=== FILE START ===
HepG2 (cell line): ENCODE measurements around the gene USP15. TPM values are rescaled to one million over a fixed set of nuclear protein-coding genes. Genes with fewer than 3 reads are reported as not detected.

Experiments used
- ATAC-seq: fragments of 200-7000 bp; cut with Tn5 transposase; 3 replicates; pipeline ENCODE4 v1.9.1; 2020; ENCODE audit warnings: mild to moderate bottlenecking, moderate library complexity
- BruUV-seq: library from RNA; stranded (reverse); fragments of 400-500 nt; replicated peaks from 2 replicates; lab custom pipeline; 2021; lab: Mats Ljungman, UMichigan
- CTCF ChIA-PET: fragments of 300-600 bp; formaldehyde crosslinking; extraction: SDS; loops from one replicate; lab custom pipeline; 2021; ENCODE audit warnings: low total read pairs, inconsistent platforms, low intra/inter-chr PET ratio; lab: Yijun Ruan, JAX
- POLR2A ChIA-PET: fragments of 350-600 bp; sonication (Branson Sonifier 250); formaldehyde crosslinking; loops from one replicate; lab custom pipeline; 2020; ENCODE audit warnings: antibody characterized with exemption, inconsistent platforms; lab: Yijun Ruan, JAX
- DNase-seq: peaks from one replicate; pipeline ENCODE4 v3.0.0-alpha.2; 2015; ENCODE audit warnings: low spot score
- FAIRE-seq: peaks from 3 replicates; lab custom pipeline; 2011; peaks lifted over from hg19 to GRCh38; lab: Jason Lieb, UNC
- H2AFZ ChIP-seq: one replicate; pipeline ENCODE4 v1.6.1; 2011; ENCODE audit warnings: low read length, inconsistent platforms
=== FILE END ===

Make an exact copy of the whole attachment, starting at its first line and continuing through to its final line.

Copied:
HepG2 (cell line): ENCODE measurements around the gene USP15. TPM values are rescaled to one million over a fixed set of nuclear protein-coding genes. Genes with fewer than 3 reads are reported as not detected.

Experiments used
- ATAC-seq: fragments of 200-7000 bp; cut with Tn5 transposase; 3 replicates; pipeline ENCODE4 v1.9.1; 2020; ENCODE audit warnings: mild to moderate bottlenecking, moderate library complexity
- BruUV-seq: library from RNA; stranded (reverse); fragments of 400-500 nt; replicated peaks from 2 replicates; lab custom pipeline; 2021; lab: Mats Ljungman, UMichigan
- CTCF ChIA-PET: fragments of 300-600 bp; formaldehyde crosslinking; extraction: SDS; loops from one replicate; lab custom pipeline; 2021; ENCODE audit warnings: low total read pairs, inconsistent platforms, low intra/inter-chr PET ratio; lab: Yijun Ruan, JAX
- POLR2A ChIA-PET: fragments of 350-600 bp; sonication (Branson Sonifier 250); formaldehyde crosslinking; loops from one replicate; lab custom pipeline; 2020; ENCODE audit warnings: antibody characterized with exemption, inconsistent platforms; lab: Yijun Ruan, JAX
- DNase-seq: peaks from one replicate; pipeline ENCODE4 v3.0.0-alpha.2; 2015; ENCODE audit warnings: low spot score
- FAIRE-seq: peaks from 3 replicates; lab custom pipeline; 2011; peaks lifted over from hg19 to GRCh38; lab: Jason Lieb, UNC
- H2AFZ ChIP-seq: one replicate; pipeline ENCODE4 v1.6.1; 2011; ENCODE audit warnings: low read length, inconsistent platforms